2. The vestibular nuclei activate the alpha motor neurons
  3. Efferent connection from the cerebellum to the vestibular nuclei may modulate muscle stretch reflex and tone.
  4. Motor area 4 activates the alpha motor neurons.

Inhibitory supraspinal discharge:

  1. The lateral medullary reticular formation which inactivates the gamma motor neurons.
  2. Premotor area.
  3. Efferent connections from the cerebellum to the reticular formation may inhibit muscle stretch reflex and tone.

The stretch reflex is regulated by many supraspinal facilitatory and inhibitory centers which discharge downwards through the descending tracts to affect the activity of the motor neurons, Through such higher control, the tone of various muscles can be changed, which is important for keeping the posture of the body.

Other factors also influence γ-motor neuron discharge

Anxiety causes an increased discharge, a fact that probably explains the hyperactive tendon reflexes sometimes seen in anxious patients. It is well known that trying to pull the hands apart when the flexed fingers are hooked together facilitates the knee jerk reflex (Jendrassik’s maneuver) and this may be due to increased γ-motor neuron discharge initiated by afferent impulses from the hands.

Inverse stretch reflex (Golgi tendon reflex)

Whereas stretch reflex causes muscle contraction in response to increased muscle length (stretch), Golgi tendon reflexes produce exactly the opposite effect, muscle relaxation and lengthening in response to increased muscle tension. An increase in muscle tension leads to excitation of the high threshold Golgi tendon organs (GTOs), tension receptors in the tendon, which fire impulses along thick myelinated afferent (1b).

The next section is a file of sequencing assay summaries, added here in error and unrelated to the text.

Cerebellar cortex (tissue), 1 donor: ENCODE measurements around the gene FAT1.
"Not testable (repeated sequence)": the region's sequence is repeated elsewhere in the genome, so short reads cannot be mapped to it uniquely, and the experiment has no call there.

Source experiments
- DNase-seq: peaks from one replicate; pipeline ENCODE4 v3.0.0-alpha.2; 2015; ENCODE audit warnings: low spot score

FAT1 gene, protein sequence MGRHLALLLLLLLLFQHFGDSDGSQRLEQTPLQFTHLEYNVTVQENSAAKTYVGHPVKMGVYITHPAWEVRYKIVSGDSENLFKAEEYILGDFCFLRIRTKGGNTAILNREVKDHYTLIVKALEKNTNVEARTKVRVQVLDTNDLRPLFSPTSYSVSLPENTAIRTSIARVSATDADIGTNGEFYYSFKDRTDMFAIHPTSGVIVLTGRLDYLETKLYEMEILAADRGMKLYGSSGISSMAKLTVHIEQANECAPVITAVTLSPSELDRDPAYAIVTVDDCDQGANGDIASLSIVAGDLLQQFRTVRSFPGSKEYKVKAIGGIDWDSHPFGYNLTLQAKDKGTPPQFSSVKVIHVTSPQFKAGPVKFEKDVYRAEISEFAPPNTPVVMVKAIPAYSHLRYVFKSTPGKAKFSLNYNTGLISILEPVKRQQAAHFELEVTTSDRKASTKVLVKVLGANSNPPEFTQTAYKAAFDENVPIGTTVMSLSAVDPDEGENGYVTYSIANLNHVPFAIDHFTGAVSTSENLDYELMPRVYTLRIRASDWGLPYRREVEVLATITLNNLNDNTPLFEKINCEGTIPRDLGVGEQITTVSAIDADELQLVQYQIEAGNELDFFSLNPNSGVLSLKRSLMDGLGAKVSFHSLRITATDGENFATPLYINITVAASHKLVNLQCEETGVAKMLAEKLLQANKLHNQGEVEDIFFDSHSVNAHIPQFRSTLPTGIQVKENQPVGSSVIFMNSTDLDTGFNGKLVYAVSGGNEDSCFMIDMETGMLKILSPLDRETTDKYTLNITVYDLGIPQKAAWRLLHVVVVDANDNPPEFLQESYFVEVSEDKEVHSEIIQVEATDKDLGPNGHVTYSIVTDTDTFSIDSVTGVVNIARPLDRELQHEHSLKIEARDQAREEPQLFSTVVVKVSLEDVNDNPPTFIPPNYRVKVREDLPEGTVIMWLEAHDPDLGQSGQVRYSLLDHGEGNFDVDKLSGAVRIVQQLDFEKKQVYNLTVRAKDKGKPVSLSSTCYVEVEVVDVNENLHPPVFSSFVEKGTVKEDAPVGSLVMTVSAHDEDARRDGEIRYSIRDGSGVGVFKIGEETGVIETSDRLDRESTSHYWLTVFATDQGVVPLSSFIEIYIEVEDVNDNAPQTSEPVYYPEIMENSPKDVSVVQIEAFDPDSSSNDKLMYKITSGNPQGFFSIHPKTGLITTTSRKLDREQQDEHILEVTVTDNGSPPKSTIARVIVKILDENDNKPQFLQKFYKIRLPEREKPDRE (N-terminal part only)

The lb fibers end in the spinal cord on inhibitory interneurons that in turn terminate directly on alpha motor neurons inhibiting them, As a result, the contracting muscle relaxes, It is an example of a disynaptic reflex. Golgi tendon reflex is a protective reflex that helps to avoid tearing of muscles and tendons subjected to possibly damaging stretching force.


It is rhythmic alternative muscle contraction and relaxation, It develops in response to sudden maintained stretch of spastic paralyzed muscle due to increased γ-motor neuron discharge.

Mechanism of clonus

Clonus is the result of a stretch reflex inverse stretch reflex sequence, The initial sudden muscle stretch will stimulate discharge from intrafusal fibers (mainly nuclear bag) resulting in muscle contraction (stretch reflex).

The tension developed in the muscle as a result of contraction is so high that the Golgi tendon organ becomes excited initiating inverse stretch reflex producing relaxation, As the stretch is maintained, this process will be repeated rhythmically helped by the state of excessive supraspinal facilitation in case of upper motor neuron lesion. 

Physiology of central human reflexes, Types & properties of Spinal cord reflexes

Physiology & function of the spinal cord, Lateral & medial brainstem pathway

Histological organization spinal cord, Relation between spinal & vertebral segments

Features of synaptic transmission, Mechanism of sensitization & long term potentiation

Synaptic transmission steps, Synapses types & Nature of the postsynaptic change

Blood supply of CNS (central nervous system), Carotid system & Circle of Willis

Anatomy of brainstem, Features of medulla oblongata, pons & midbrain